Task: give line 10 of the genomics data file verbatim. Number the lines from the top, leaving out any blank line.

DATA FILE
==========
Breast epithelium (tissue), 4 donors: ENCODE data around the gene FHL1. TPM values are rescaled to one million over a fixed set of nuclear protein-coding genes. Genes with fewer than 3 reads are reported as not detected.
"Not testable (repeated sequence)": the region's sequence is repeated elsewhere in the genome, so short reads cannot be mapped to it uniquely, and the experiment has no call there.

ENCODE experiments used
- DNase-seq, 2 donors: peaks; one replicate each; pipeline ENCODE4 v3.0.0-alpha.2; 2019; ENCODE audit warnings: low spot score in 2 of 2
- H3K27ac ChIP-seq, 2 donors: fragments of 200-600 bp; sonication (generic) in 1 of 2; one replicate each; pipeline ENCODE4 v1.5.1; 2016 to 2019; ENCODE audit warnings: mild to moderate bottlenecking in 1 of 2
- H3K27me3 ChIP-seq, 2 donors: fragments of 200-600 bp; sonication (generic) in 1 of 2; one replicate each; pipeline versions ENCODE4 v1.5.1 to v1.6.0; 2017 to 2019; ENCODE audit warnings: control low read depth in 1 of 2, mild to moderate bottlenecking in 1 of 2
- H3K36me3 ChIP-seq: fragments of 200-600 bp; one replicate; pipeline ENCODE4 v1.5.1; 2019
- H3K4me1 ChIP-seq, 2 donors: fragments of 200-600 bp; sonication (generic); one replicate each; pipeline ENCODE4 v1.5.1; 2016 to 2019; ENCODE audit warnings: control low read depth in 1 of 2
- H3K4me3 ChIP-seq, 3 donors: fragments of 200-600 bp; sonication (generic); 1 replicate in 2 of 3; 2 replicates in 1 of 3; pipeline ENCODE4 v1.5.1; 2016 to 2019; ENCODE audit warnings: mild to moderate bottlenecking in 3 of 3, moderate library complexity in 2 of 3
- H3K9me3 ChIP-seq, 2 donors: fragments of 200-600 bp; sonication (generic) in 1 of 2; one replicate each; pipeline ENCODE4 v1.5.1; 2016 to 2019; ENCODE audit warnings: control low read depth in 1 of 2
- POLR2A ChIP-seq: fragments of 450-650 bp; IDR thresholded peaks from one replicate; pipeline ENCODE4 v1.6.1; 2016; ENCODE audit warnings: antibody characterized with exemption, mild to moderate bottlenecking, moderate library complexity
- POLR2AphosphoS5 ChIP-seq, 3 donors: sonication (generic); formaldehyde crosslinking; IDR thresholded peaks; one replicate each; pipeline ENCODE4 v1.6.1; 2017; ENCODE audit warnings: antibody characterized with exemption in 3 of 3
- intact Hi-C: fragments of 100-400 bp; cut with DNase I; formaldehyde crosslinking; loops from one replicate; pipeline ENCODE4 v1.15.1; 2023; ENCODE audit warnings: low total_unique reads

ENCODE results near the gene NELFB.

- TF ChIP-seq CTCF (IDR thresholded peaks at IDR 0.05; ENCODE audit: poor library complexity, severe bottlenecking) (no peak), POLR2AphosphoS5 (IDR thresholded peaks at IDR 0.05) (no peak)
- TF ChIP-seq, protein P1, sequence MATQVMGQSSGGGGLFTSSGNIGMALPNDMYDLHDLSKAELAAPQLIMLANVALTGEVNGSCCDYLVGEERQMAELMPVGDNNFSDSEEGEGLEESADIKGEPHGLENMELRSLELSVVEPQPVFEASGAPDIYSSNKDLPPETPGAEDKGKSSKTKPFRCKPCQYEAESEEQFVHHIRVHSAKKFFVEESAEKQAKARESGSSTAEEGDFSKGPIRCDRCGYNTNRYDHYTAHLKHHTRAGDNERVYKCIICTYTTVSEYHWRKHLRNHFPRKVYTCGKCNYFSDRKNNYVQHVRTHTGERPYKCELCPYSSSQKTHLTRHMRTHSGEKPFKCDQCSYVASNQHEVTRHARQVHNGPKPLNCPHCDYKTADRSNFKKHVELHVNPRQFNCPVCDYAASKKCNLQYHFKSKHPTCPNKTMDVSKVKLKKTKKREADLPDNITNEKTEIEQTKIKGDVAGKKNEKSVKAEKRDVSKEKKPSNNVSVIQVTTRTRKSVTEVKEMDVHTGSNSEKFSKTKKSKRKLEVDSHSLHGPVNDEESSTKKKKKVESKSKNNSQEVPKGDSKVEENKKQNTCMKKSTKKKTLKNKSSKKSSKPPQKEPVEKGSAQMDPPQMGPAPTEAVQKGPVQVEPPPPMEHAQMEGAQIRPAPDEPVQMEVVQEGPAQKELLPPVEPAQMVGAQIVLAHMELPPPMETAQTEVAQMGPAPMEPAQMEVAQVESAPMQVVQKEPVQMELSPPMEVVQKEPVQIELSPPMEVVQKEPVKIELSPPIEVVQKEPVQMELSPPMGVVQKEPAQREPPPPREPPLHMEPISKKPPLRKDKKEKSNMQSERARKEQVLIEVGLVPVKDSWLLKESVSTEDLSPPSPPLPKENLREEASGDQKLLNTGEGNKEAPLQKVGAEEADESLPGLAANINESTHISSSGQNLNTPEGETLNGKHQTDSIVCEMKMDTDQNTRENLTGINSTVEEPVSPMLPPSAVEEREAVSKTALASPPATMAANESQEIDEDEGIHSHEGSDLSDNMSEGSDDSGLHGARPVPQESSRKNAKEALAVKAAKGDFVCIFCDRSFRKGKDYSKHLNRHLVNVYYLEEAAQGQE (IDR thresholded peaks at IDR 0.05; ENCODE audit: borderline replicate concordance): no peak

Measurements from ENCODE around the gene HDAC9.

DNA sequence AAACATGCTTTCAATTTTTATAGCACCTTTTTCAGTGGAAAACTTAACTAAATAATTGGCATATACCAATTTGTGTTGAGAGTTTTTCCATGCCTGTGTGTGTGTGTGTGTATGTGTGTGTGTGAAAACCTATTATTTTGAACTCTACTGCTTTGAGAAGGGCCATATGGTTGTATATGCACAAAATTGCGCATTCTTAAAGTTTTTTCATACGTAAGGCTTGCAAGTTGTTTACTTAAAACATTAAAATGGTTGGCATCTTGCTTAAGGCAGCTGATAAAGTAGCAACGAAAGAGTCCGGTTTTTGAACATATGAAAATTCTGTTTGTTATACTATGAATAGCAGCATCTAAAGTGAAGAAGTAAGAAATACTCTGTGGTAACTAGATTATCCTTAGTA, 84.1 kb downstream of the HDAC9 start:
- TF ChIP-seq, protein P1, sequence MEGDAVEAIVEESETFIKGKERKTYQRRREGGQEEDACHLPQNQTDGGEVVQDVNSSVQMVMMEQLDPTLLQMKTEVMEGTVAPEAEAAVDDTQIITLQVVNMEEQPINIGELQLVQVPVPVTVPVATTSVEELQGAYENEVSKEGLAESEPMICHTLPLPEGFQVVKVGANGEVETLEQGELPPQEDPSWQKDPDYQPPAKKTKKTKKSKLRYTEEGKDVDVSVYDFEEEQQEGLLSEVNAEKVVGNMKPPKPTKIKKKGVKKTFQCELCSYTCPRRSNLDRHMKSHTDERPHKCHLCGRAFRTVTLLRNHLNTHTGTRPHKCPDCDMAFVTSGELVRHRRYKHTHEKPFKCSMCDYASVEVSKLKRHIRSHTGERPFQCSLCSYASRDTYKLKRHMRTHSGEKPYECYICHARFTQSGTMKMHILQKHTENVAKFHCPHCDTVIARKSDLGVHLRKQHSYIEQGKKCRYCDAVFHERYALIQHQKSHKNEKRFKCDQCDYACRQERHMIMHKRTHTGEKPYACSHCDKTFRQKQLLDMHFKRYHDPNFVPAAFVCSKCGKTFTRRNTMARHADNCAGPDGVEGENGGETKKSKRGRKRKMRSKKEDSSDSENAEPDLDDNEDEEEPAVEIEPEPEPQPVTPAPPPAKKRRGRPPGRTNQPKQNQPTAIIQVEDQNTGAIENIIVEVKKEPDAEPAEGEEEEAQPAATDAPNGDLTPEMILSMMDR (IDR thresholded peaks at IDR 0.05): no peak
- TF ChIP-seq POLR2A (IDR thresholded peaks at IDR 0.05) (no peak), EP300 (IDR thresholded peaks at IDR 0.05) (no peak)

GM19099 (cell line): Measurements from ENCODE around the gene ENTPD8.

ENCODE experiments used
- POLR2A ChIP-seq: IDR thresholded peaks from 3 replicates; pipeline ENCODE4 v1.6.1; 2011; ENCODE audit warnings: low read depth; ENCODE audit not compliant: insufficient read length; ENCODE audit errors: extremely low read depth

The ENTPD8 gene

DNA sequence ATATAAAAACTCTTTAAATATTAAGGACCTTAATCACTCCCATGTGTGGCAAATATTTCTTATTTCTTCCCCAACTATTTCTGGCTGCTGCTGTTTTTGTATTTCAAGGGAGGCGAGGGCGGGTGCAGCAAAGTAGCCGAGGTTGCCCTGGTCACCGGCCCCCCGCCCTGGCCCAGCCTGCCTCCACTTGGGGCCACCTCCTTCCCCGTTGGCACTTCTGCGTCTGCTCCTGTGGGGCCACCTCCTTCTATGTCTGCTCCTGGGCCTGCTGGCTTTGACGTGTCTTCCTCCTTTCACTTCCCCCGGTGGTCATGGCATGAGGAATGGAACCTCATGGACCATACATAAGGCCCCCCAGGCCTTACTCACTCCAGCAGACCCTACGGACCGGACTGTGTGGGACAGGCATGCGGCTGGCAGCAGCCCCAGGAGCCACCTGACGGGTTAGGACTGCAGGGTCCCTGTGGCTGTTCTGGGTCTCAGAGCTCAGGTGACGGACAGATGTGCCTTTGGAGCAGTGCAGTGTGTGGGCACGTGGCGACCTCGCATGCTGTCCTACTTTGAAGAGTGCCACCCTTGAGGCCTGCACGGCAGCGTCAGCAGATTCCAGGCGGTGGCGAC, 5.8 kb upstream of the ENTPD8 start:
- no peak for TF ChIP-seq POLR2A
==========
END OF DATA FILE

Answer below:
- H3K9me3 ChIP-seq, 2 donors: fragments of 200-600 bp; sonication (generic) in 1 of 2; one replicate each; pipeline ENCODE4 v1.5.1; 2016 to 2019; ENCODE audit warnings: control low read depth in 1 of 2